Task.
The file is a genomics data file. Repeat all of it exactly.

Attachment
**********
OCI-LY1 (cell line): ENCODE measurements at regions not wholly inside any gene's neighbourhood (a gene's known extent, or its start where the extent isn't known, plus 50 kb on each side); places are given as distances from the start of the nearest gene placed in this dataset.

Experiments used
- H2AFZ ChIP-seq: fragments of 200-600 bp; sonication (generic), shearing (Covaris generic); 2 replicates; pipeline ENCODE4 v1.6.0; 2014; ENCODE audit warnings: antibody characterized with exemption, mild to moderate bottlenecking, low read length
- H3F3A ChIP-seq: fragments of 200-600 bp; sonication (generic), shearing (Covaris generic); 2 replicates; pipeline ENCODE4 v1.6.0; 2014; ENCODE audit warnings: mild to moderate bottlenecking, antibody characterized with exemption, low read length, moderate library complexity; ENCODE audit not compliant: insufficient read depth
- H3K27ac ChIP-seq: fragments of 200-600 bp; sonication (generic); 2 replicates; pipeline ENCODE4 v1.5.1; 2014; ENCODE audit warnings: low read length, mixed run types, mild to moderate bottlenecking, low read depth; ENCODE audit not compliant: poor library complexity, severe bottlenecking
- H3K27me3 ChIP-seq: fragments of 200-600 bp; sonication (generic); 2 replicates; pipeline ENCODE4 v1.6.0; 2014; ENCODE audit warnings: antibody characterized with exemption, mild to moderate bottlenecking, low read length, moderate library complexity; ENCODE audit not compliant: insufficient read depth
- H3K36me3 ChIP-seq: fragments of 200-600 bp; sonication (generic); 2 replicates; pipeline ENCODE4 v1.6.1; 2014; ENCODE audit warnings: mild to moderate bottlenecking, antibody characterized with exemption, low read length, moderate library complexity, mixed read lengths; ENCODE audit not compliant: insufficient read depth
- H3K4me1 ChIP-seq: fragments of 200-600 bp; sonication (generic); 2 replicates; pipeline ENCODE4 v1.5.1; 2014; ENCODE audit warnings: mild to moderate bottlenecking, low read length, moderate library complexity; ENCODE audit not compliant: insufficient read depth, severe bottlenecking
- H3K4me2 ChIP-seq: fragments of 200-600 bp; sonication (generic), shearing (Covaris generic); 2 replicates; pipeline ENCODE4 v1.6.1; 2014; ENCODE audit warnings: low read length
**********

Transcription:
OCI-LY1 (cell line): ENCODE measurements at regions not wholly inside any gene's neighbourhood (a gene's known extent, or its start where the extent isn't known, plus 50 kb on each side); places are given as distances from the start of the nearest gene placed in this dataset.

Experiments used
- H2AFZ ChIP-seq: fragments of 200-600 bp; sonication (generic), shearing (Covaris generic); 2 replicates; pipeline ENCODE4 v1.6.0; 2014; ENCODE audit warnings: antibody characterized with exemption, mild to moderate bottlenecking, low read length
- H3F3A ChIP-seq: fragments of 200-600 bp; sonication (generic), shearing (Covaris generic); 2 replicates; pipeline ENCODE4 v1.6.0; 2014; ENCODE audit warnings: mild to moderate bottlenecking, antibody characterized with exemption, low read length, moderate library complexity; ENCODE audit not compliant: insufficient read depth
- H3K27ac ChIP-seq: fragments of 200-600 bp; sonication (generic); 2 replicates; pipeline ENCODE4 v1.5.1; 2014; ENCODE audit warnings: low read length, mixed run types, mild to moderate bottlenecking, low read depth; ENCODE audit not compliant: poor library complexity, severe bottlenecking
- H3K27me3 ChIP-seq: fragments of 200-600 bp; sonication (generic); 2 replicates; pipeline ENCODE4 v1.6.0; 2014; ENCODE audit warnings: antibody characterized with exemption, mild to moderate bottlenecking, low read length, moderate library complexity; ENCODE audit not compliant: insufficient read depth
- H3K36me3 ChIP-seq: fragments of 200-600 bp; sonication (generic); 2 replicates; pipeline ENCODE4 v1.6.1; 2014; ENCODE audit warnings: mild to moderate bottlenecking, antibody characterized with exemption, low read length, moderate library complexity, mixed read lengths; ENCODE audit not compliant: insufficient read depth
- H3K4me1 ChIP-seq: fragments of 200-600 bp; sonication (generic); 2 replicates; pipeline ENCODE4 v1.5.1; 2014; ENCODE audit warnings: mild to moderate bottlenecking, low read length, moderate library complexity; ENCODE audit not compliant: insufficient read depth, severe bottlenecking
- H3K4me2 ChIP-seq: fragments of 200-600 bp; sonication (generic), shearing (Covaris generic); 2 replicates; pipeline ENCODE4 v1.6.1; 2014; ENCODE audit warnings: low read length